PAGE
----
While I do work on hitting a pace, I focus more on maintaining an effort. Having to run a specific pace without race conditions (crowds cheering you on, volunteers handing you Gatorade, police stopping traffic at intersections, competitors giving you a reason to push) can be tough. Add in the mental and physical block of hills, lousy weather, or fatigue from training and it will be really tough! This is why I spend more time checking in with myself on how I feel than I do checking my watch for splits. On the track, sure, splits matter, but on the road, it’s a whole different game. I’ve run a lot of races, so I know how I feel when running various distances, paces, and efforts. A 5k pace is hell-bent for election, dig your nails in and hang on as long as possible type of fast. 5k pace HURTS and is only maintained for roughly 20 mins. I don’t do a whole lot at this pace/effort, thankfully. 10k and “tempo” runs are also hard, but less soul crushing and I could hold on to this for about 30 to 45 minutes. Half marathon pace is always tricky for me. I always feel like it should be easier than it is, but honestly, I’m so bad at 10Ks that it’s basically the same pace. I’ve been able to hang on to the 6:33 pace in a race, though it did feel completely unsustainable the whole way and I’m always surprised with myself when I finish and am still alive. In training, I can really only hold the pace for up to an hour, if I’m lucky. Marathon pace is my favorite. I always feel like I’m clipping along. It’s fresh, easy, quick, sustainable. Until the last few miles of the workout or race I always feel like I could run at that speed into eternity. So, whenever I have a workout with an assigned PACE, I think back to a race and remember how I felt running it and try to imitate that EFFORT through the intervals and over the hills.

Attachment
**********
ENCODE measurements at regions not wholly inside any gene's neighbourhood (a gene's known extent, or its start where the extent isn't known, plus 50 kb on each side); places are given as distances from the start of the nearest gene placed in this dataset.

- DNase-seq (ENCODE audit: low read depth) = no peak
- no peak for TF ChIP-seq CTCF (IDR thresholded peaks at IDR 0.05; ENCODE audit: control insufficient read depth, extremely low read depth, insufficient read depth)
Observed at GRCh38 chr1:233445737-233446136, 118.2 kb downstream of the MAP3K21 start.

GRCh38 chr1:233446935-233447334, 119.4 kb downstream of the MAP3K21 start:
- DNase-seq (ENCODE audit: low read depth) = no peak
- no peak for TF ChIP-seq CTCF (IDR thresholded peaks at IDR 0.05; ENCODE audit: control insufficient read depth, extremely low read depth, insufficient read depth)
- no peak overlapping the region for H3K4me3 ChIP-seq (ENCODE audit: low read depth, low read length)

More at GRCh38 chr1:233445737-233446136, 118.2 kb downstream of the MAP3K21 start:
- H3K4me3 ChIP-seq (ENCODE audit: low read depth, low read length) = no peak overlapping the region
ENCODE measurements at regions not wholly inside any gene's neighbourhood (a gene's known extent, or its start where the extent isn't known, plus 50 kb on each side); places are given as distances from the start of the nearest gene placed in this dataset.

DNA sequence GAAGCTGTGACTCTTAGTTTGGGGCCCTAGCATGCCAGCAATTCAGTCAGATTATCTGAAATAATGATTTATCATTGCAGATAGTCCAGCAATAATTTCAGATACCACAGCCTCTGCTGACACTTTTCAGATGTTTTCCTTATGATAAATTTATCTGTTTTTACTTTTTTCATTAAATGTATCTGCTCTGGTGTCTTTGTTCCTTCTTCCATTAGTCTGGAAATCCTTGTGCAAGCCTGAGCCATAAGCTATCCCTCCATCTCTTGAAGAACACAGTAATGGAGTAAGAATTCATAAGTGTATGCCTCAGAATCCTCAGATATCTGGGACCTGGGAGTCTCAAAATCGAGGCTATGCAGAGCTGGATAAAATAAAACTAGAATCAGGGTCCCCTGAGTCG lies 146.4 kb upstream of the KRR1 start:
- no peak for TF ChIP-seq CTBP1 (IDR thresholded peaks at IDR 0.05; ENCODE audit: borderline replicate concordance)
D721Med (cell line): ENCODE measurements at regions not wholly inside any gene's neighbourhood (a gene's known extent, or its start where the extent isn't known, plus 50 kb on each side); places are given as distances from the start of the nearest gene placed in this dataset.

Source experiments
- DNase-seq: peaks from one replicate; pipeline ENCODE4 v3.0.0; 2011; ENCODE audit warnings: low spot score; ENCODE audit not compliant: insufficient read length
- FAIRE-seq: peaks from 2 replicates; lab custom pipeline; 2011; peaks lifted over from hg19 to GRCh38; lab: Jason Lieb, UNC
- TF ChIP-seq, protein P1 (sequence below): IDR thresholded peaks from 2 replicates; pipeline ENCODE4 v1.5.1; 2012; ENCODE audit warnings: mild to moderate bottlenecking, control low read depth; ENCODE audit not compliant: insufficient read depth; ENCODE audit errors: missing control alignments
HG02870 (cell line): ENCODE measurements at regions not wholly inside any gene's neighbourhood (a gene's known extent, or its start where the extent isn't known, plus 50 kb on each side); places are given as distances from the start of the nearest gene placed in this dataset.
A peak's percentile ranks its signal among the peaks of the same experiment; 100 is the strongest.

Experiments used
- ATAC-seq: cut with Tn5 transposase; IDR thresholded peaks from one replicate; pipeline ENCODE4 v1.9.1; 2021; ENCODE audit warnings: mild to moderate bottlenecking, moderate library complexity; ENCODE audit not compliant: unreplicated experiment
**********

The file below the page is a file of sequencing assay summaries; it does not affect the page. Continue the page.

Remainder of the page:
Pace matters in a race. Effort matters always.


Complacency Doesn’t Fit In a Training Cycle

So I’ve technically been back to marathon training for two weeks now, and to be honest, it hasn’t been great. I envisioned loping along snowy streets, clicking away miles, and happily building up miles. Running that was pure bliss. I have been all out of sorts since my race in October and I felt that a lot of that had to do with my lack of schedule and purpose. So, naturally it would be made all better with some real training on the calendar. Unfortunately, that’s not how it works.

The truth is, I’ve been bored the last few months and that hasn’t really gone away, even though I’ve registered for a Spring marathon & have big shiny goals to look forward to. But it’s more than boredom or lack of desire. It’s depression and I’m not facing it – at least not properly. Some times depression and anxiety isn’t cured by getting fresh air and exercise, despite what all those memes tell you. Some times it is a lot more stubborn and can make your running suffer.